“Science and technology cooperation is key to making Canadian companies competitive globally,” she says. This is often supported by special funds in local markets like Croatia as well as the EU, she points out, which trade commissioners can help to find.

“It’s also good to have the Government of Canada behind you. People take you seriously,” says Dodig, noting that Gospodnetic’s research has important environmental benefits for marine life.

“Bodo is so passionate about this technology,” she adds. “He really believes in what he’s doing.”

Gospodnetic says the TCS has brought Dominis credibility in the world. He calls the company, which has 18 staff, a “microscopic‑sized business” compared with the multinational giants it competes with and sells its propellers to.

“I can look much bigger if I can use some of the resources of the TCS,” he says, and the TCS has opened the door to meetings with big international firms in countries such as Germany and France. “Without a trade commissioner there, they would not give me the time of day.”

Gospodnetic also hopes to get funding from the TCS CanExport Innovation program, which helps to offset costs of such international science and technology collaboration.

Rick Sudeyko, a trade commissioner in the TCS Ontario Regional Office who covers the aerospace, defence and ocean technologies sectors, says the company’s CNC milling process is unique in the world. Gospodnetic’s international strategy to prove his technology and target the regulatory standard for propellers is complex, he comments, but it could give Dominis an edge in the field.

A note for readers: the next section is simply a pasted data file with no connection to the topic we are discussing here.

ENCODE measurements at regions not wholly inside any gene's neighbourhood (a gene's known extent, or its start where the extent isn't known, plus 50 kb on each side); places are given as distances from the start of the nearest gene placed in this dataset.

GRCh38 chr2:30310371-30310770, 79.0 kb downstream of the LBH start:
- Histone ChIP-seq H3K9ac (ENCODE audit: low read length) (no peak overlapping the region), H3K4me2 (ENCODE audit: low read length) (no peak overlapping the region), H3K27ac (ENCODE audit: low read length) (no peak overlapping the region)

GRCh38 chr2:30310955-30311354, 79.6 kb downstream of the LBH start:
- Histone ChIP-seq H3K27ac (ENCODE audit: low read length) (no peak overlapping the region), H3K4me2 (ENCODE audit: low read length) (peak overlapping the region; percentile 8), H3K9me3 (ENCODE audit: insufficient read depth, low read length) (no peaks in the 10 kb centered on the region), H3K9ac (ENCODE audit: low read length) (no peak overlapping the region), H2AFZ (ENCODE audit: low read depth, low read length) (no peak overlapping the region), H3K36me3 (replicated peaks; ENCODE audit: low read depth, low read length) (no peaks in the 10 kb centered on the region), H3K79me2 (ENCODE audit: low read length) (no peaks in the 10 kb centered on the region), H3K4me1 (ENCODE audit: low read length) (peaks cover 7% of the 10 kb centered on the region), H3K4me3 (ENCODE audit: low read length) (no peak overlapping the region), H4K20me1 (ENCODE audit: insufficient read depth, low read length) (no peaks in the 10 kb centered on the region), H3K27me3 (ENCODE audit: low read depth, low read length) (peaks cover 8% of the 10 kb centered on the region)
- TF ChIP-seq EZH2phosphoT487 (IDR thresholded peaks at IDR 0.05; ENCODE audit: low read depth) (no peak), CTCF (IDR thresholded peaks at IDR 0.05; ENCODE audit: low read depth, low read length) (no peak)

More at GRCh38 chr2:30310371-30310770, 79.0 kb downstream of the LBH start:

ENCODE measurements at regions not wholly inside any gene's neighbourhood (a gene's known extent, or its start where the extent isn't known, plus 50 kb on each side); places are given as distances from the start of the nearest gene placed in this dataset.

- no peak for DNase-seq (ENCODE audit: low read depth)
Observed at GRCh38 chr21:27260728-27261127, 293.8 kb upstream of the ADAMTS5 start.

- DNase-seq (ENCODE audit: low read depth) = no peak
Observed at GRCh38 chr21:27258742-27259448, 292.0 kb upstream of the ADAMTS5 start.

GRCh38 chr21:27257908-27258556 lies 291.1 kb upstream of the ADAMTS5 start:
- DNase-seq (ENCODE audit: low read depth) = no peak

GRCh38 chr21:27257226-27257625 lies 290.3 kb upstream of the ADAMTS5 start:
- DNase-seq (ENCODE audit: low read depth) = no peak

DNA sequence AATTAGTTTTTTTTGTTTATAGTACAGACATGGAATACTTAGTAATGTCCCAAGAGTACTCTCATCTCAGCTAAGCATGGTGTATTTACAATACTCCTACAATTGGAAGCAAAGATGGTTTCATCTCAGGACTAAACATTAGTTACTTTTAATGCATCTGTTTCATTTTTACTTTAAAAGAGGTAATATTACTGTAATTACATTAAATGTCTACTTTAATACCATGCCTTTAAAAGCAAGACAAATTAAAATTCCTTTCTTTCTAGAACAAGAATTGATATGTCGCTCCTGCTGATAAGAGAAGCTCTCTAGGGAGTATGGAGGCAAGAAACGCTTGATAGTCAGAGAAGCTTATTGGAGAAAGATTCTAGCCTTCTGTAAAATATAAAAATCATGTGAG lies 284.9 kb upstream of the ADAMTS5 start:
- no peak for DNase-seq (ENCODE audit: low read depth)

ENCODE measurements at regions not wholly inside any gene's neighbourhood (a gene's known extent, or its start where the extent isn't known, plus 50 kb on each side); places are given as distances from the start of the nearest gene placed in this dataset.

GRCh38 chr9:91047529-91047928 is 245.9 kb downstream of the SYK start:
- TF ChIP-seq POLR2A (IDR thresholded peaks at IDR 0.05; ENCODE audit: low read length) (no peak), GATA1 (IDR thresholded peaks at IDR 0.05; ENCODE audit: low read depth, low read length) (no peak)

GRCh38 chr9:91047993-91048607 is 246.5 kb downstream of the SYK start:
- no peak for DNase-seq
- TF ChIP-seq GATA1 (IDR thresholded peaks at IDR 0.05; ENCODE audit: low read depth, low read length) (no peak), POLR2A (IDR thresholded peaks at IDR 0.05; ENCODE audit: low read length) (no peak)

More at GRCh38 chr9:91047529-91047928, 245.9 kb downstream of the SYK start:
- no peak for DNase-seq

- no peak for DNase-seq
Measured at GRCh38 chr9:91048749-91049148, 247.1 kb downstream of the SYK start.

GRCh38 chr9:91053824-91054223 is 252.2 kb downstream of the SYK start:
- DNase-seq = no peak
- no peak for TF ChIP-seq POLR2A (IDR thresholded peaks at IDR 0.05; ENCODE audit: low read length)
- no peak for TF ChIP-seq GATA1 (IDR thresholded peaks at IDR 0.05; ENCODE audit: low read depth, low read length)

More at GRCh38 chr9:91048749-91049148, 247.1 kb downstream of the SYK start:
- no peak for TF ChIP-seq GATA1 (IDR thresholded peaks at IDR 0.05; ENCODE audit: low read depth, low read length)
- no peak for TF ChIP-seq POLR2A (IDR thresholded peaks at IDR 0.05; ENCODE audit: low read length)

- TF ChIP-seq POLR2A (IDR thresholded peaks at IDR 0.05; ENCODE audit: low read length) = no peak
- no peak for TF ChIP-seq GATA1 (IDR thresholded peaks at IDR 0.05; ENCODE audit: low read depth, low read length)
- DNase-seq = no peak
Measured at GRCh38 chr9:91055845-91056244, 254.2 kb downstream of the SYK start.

“If the regulatory market changes, all of a sudden he’s going to have huge sales,” Sudeyko says.

Gospodnetic says the company has joined a Canadian Integrated Shaftline System consortium of three world‑class Canadian marine propulsion equipment manufacturers, and Dominis recently won a 2020 TechConnect Defence Innovation Award.

The results of the research in Zagreb so far show that even a minor defect from hand‑finishing in the foil produces cavitation much earlier than on the CNC‑manufactured one, he reports. Gospodnetic notes that current propeller manufacturing standard tolerances are “unnecessarily lenient”. Improving these standards—not just in military vessels but also in commercial shipping—could bring massive environmental benefits, by mitigating the harmful effects of propeller noise on marine life.

Gospodnetic advises small Canadian companies like his to carry out research, which provides an advantage over the competition and brings improvements in technology. “If we weren’t continuously investing in research we wouldn’t last very long,” he adds. “My goal has always been to excel in what we do, but also to develop and use technology that will make a positive contribution to the world and the environment around us.”